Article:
VESA standard could replace AMD and Nvidia adaptive sync labels

VESA has developed a new adaptive sync standard, and it could replace Nvidia G-Sync and AMD FreeSync branding on gaming monitors and laptop displays

LG gaming monitor with VESA adaptive sync logo on screen with blue and pink backdrop

The Video Electronics Standard Association has created a new ‘VESA certified’ adaptive sync standard, and it might replace Nvidia G-Sync and AMD FreeSync branding on gaming monitors. The organisation claims the new certification is the first “open source industry standard” for visual performance and says the logo will help reveal “what’s really inside” variable refresh displays.

The new adaptive sync standard has its own dedicated site that lists specs, certified products, and performance criteria. If you’re nerdy for the best gaming monitors, then there’s plenty to sink your teeth into on the new page, including maximum and minimum refresh rate ranges, flicker refresh rate tests, and frame-to-frame jitter duration metrics.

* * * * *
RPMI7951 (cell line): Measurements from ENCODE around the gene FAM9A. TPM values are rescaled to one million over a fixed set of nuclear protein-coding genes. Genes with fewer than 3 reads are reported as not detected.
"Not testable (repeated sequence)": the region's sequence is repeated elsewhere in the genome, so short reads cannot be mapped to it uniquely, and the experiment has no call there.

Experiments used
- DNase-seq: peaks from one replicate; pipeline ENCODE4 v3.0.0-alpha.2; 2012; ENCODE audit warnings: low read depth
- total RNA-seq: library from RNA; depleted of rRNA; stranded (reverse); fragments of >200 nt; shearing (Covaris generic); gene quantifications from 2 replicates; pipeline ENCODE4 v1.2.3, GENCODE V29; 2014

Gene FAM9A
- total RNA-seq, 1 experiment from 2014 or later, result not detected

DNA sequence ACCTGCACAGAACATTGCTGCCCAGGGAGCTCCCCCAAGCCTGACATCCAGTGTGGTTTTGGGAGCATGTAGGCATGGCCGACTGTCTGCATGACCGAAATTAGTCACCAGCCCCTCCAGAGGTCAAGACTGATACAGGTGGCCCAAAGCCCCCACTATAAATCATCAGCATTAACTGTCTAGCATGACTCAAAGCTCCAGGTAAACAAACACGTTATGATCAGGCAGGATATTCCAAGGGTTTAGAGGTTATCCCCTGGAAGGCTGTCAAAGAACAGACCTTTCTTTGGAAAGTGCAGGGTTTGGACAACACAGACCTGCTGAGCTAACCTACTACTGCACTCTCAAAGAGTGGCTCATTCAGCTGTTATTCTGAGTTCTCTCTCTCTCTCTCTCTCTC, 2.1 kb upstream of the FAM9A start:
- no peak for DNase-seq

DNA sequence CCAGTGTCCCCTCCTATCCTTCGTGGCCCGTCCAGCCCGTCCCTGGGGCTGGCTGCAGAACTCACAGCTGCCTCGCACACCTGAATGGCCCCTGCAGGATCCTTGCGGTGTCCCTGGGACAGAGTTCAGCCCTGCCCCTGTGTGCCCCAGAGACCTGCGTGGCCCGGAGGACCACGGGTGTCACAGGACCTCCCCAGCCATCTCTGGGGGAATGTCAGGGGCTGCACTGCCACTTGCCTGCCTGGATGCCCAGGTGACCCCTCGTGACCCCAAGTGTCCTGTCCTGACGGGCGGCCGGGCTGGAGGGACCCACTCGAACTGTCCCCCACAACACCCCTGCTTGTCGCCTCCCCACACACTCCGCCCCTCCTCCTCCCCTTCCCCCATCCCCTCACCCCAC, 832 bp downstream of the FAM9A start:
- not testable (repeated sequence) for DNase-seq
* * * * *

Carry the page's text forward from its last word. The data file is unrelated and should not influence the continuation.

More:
Of course, VESA’s Adaptive-Sync label aims to make things less convoluted by pairing specific displays to spec expectations. The stricter nature of the new standard means it could replace Nvidia G-Sync and AMD FreeSync branding down the line, especially since the two are now mostly cross-compatible. That said, VESA’s FAQ does state that the program “imposes no restrictions on the use of additional logos and certifications of other programs,” so perhaps we’ll see all three tech labels listed side by side.

VESA splits its Adaptive-Sync Display certification into two tiers – Adaptive-Sync and MediaSync. The organisation says the former is specifically “optimized for gaming”, while the latter caters to video production and playback. Ultimately, the unification of variable refresh tech should make pairing your gaming PC with a gaming monitor even easier, while allowing the best graphics cards to boost fps without being troubled by screen tearing.